201080 Posttraumatic stress disorder symptoms and associated physical activity levels among US service members

Wednesday, November 11, 2009: 1:00 PM

Cynthia A. LeardMann, MPH , DoD Center for Deployment Health Research, Naval Health Research Center, San Diego, CA
Molly L. Kelton, MS , DoD Center for Deployment Health Research, Naval Health Research Center, San Diego, CA
Besa Smith, MPH, PhD , DoD Center for Deployment Health Research, Naval Health Research Center, San Diego, CA
Edward J. Boyko, MD, MPH , Department of Veteran's Affairs Puget Sound Health Care System, Seattle Epidemiologic Research and Information Center, Seattle, WA
Timothy S. Wells, DVM, MPH, PhD , Hepa, Air Force Research Laboratory, Wright-Patterson AFB, OH
Alyson Littman, PhD , Seattle Epidemiologic Research and Information Center, Department of Veteran's Affairs Puget Sound Health Care System, Seattle, WA
Tyler C. Smith, MS, PhD , DoD Center for Deployment Health Research, Naval Health Research Center, San Diego, CA
Posttraumatic stress disorder (PTSD) is associated with many physical and psychological comorbidites and adverse behaviors. The relationship between PTSD symptoms and positive health behaviors, however, is not well understood. The objective of this study was to examine the association of physical activity with prospectively assessed PTSD symptoms in a large military cohort. Baseline and follow-up questionnaire data from the Millennium Cohort Study, a large prospective study of US military service members, were used. Three types of physical activity light/moderate, vigorous, and strength training - were assessed in relation to PTSD symptoms. Multivariable logistic regression was used to estimate adjusted odds of new-onset and persistent PTSD symptoms by physical activity levels at follow-up. Of the 38,883 study participants, 89.4% reported at least 30 minutes per week of any type of physical activity. New-onset PTSD symptoms were associated with lower levels of all activity types. Vigorous physical activity had the strongest, most consistent inverse association with PTSD symptoms. Individuals reporting at least 20 minutes of vigorous physical activity twice per week had approximately 40% reduced odds for new-onset and persistent symptoms. Previous studies examining the relationship between mental health and physical activity have focused on depression and anxiety. These findings contribute to emerging research in PTSD and associated physical activity and may lead to enhanced care for service members in the future.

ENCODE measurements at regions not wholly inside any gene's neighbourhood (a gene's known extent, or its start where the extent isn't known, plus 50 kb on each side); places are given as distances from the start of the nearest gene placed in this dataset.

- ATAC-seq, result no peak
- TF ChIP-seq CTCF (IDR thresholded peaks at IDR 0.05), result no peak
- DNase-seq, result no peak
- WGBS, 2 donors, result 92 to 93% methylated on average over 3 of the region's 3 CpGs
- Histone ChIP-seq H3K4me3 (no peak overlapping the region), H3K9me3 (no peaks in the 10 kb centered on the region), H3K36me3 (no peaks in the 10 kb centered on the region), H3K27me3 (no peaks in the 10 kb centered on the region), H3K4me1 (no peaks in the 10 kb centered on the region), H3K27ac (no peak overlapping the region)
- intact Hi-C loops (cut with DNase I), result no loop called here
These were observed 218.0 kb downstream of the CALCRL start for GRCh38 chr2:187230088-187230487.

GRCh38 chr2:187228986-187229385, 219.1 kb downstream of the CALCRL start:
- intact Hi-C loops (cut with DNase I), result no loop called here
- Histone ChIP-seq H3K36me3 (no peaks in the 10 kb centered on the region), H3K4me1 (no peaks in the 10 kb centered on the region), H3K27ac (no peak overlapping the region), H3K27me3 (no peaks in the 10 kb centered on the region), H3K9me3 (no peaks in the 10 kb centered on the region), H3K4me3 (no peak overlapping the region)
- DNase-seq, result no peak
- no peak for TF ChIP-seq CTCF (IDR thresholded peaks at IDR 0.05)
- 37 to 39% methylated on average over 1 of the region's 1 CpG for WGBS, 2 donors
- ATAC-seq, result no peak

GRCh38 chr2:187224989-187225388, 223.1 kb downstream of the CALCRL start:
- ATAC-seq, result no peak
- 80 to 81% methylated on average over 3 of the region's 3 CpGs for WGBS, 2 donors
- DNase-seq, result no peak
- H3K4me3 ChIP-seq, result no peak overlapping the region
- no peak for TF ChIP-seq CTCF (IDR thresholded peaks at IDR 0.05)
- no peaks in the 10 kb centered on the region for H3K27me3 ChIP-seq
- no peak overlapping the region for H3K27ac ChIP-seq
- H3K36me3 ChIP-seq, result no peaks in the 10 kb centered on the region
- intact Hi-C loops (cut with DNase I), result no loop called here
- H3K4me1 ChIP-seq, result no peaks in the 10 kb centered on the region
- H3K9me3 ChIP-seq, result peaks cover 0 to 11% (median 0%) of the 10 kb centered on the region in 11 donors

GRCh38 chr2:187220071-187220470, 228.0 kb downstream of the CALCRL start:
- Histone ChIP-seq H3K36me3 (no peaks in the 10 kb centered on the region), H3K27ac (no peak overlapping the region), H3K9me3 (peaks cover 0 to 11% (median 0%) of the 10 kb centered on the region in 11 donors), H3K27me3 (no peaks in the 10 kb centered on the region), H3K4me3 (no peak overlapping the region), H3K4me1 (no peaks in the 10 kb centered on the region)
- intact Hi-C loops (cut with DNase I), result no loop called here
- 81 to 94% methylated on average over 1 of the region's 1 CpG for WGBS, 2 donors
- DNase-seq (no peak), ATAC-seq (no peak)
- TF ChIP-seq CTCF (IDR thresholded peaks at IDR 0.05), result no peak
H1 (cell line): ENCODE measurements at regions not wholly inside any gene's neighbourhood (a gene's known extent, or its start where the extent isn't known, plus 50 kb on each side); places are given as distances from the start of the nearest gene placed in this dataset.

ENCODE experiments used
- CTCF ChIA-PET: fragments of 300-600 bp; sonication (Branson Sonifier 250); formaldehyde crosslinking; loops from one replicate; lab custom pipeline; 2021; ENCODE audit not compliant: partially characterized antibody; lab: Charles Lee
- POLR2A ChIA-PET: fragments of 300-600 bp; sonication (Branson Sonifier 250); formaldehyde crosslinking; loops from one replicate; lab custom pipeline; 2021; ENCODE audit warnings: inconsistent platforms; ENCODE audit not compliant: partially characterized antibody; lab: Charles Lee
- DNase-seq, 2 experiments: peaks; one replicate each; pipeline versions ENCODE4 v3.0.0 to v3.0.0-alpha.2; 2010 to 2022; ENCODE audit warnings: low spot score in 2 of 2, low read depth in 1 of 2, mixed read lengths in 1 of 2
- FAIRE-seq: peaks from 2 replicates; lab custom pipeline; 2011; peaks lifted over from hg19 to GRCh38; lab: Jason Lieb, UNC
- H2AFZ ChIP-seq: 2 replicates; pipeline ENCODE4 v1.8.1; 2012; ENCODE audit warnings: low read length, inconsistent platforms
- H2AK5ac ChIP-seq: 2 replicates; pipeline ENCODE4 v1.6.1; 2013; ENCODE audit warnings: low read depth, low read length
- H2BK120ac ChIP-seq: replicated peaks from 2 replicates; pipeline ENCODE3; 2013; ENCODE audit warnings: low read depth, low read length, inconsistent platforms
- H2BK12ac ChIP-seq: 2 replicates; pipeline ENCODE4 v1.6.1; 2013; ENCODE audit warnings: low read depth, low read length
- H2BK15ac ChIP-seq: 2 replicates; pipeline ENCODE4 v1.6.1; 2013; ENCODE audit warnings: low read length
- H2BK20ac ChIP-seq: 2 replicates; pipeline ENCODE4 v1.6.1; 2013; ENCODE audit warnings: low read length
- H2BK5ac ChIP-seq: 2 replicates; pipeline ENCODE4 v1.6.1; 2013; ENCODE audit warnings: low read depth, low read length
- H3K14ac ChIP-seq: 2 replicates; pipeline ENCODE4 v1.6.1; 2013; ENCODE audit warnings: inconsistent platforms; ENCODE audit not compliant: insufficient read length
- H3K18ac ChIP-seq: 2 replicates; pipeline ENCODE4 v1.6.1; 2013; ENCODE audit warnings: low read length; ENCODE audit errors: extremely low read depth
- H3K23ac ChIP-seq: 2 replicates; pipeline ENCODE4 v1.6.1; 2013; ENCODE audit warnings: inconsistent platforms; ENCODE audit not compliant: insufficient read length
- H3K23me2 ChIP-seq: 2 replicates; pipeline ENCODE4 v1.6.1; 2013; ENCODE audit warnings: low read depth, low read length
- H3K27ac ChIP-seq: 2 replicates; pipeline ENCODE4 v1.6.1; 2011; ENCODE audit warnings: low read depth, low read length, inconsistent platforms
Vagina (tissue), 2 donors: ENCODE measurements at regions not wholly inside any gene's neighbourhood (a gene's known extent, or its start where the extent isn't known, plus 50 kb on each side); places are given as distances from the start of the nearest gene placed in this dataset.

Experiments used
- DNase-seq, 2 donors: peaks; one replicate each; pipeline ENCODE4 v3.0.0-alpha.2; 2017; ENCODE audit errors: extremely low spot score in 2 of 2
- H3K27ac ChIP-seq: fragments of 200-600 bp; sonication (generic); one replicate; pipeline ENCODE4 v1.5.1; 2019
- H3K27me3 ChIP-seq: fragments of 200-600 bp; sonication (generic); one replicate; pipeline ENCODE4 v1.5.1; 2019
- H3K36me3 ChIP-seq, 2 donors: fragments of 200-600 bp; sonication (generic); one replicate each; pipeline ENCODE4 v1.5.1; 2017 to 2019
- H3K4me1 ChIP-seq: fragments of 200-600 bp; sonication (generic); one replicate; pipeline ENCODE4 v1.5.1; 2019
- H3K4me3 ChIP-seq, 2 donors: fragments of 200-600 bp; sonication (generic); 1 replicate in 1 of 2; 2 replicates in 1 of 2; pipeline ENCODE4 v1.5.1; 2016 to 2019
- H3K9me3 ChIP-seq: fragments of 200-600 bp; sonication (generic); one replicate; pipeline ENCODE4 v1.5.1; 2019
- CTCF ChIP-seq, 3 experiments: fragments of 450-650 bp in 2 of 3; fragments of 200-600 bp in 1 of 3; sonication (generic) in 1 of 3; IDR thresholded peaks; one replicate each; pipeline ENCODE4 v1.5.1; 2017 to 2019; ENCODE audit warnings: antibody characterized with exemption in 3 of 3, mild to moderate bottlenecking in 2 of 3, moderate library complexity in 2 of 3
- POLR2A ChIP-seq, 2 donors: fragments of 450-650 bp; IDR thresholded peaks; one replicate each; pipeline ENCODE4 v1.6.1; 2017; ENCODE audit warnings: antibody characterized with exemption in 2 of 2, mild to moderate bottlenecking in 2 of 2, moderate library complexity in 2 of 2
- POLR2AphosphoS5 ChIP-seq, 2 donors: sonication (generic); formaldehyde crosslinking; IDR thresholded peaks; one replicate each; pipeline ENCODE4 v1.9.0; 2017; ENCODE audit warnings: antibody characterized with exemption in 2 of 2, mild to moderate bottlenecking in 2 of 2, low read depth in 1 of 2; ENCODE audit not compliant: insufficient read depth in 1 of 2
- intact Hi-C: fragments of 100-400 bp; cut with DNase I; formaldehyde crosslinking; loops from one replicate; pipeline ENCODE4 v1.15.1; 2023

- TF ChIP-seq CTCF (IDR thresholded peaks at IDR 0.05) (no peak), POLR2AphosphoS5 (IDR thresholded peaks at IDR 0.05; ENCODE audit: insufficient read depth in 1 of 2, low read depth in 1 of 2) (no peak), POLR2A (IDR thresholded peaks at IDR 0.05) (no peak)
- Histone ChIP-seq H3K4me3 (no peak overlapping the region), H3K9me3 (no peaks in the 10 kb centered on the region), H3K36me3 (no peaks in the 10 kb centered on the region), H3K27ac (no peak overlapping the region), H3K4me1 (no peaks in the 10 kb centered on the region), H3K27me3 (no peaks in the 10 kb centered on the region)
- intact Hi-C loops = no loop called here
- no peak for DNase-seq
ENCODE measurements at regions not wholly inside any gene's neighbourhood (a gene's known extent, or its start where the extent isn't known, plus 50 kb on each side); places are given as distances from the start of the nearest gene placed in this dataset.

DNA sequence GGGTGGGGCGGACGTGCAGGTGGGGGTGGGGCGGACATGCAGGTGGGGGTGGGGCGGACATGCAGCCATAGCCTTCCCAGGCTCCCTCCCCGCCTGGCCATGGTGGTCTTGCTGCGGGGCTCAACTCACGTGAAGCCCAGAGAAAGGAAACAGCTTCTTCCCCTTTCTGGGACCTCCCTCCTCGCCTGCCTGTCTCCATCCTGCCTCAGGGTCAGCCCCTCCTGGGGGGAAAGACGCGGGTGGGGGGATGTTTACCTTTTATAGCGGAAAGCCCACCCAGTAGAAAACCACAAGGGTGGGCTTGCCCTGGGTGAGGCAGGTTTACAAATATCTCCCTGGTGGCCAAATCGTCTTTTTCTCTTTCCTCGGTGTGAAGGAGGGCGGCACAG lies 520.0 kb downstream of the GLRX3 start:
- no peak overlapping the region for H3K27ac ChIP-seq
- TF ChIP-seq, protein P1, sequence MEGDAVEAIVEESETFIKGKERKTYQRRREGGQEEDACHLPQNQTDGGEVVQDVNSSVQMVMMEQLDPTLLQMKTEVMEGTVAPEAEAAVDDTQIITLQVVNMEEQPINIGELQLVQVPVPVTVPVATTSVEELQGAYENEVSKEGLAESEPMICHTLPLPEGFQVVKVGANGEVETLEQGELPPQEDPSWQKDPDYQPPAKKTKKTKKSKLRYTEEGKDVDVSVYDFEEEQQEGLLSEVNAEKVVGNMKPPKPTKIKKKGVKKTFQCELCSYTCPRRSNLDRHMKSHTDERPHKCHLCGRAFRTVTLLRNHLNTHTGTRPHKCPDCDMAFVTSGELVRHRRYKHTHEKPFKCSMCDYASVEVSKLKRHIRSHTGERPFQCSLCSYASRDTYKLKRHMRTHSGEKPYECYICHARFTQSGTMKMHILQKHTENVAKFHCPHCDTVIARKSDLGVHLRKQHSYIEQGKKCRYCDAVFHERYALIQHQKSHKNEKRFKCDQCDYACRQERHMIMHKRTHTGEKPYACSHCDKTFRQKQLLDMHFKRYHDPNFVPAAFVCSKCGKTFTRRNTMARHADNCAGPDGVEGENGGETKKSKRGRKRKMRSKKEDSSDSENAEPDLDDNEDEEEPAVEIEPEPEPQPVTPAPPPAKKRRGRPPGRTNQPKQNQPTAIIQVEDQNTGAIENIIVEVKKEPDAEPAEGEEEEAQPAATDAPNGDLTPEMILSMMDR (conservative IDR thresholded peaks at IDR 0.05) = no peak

Learning Objectives:
1. Describe physical activity levels in a large military cohort. 2. Evaluate the association of physical activity and PTSD symptoms. 3. Differentiate between three different types of activity.

Presenting author's disclosure statement:

Qualified on the content I am responsible for because: I am a senior epidemiologist/biostatistician at the DoD Center for Deployment Health Research and have contributed extensively to this research project.
Any relevant financial relationships? No

I agree to comply with the American Public Health Association Conflict of Interest and Commercial Support Guidelines, and to disclose to the participants any off-label or experimental uses of a commercial product or service discussed in my presentation.

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